I just modified the shell scripts for the specific gruvbox color schemes I wanted, but the cleaner way to do it would be to modify the shell template and regenerate them all. For now, I’m happy I got everything working and learned more about escape sequences and the structure of the Linux file system in the process.

Lessons learned

Part of why I’m exploring Linux and scripting is to get a feel for how software could be more customizeable. A few things were especially interesting to me here:

  1. Writing to all open terminals is a great example of the power of “everything is a file”. Being able to locate all the open terminals and send the escape sequences to them through the file system interface shifted my mental model about scripting possibilities. I usually think of applications and files as very separate, and this blurred that a bit. I’d seen people talk about the power of the file concept before but this is one of the first times its been useful for something I was trying to do. I will spend some time thinking about how the file system concept could be applied to the software I make.
  2. Escape sequences. I’m trying to think if you would ever want to include them (or a concept like them) in an application created from scratch. I don’t think so. They’re useful when you want to do formatting and the only interface you have with the program is that you can write text characters to it. The style is embedded in the text, but because the embedding is invisible it’s going to be pretty unpredictable if you try and move it between programs.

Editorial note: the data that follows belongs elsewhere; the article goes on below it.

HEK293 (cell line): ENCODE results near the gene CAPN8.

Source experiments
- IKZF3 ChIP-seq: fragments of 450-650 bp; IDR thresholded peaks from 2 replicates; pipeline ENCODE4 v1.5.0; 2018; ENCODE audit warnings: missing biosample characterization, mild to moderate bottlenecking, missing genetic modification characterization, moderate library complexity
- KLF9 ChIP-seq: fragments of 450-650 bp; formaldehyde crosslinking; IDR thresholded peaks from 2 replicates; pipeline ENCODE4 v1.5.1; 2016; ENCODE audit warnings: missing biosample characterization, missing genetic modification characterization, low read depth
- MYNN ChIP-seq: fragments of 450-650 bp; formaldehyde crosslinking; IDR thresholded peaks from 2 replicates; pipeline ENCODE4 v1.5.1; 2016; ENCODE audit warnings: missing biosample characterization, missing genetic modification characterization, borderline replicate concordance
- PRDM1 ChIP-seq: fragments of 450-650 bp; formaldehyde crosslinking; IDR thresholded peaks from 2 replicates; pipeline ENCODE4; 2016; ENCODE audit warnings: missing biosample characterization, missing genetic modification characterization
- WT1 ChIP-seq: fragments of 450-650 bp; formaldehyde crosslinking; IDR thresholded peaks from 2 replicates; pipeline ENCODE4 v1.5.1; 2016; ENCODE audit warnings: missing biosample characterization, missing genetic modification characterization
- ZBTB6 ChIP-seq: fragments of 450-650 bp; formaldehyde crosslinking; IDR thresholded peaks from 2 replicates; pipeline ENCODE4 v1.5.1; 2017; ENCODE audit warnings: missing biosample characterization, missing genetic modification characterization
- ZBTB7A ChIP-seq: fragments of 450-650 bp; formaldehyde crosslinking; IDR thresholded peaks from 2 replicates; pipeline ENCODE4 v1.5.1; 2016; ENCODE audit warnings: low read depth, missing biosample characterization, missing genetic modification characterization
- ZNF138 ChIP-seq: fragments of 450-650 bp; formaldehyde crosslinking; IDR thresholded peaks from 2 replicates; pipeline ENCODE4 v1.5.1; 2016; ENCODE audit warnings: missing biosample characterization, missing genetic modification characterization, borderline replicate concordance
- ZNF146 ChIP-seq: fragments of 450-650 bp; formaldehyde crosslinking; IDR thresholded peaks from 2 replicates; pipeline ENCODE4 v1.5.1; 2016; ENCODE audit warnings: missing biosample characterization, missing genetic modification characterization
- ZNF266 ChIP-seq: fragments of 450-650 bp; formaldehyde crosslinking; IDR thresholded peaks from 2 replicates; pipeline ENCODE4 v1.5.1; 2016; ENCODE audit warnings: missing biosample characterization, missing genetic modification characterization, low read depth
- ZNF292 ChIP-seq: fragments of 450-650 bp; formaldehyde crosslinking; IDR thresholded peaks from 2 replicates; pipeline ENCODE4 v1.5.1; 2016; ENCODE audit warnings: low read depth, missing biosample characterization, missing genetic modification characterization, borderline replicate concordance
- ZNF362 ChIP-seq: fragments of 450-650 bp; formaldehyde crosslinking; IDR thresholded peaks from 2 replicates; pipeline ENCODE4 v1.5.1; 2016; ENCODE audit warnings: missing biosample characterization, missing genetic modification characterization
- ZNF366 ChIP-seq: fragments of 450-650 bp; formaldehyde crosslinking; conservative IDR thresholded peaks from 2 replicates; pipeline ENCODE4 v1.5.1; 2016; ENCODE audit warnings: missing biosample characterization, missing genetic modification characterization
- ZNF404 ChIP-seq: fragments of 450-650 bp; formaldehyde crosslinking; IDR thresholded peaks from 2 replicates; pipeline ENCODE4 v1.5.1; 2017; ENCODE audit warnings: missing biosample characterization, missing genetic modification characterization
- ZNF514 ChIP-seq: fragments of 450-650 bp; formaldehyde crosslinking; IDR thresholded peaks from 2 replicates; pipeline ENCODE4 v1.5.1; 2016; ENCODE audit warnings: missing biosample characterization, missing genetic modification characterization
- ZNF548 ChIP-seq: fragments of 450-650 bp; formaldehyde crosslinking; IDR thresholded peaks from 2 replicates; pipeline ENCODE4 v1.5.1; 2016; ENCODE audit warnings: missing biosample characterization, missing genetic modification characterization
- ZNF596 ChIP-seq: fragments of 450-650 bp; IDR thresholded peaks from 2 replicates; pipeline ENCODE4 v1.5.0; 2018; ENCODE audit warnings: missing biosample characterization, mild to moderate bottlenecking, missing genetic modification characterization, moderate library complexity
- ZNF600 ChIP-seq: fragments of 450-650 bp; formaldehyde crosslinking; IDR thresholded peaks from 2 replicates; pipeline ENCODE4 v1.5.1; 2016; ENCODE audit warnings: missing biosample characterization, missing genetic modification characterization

3. The power of plain text and the being able to manipulate plain text. Lots of the config files for Linux applications are in a simple, plain text format. Coming from Javascript, I’m more used to intaking data as JSON and doing the manipulation in Javascript. In Linux you’re more likely to manipulate the text directly, and there’s a bunch of tools to help you do this. I’m sure that in some respects this leads to more formatting edge-case errors, but there’s also a beauty to the simplicity. You can see this in how Pywal handles changing color config for a lot of applications: generate a color config in the proper format, then just include that in the larger appplication configuration.
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About

Grant Custer is a designer-programmer interested in alternative interfaces.

You can see work and inspiration in progress on my Feed and my alternative interface experiments on Constraint Systems. I also design and build prototypes for Cloudera Fast Forward. I’m happy to talk on Twitter, email: grantcuster at gmail dot com, or Mastodon. You can see a full list of projects on my Index.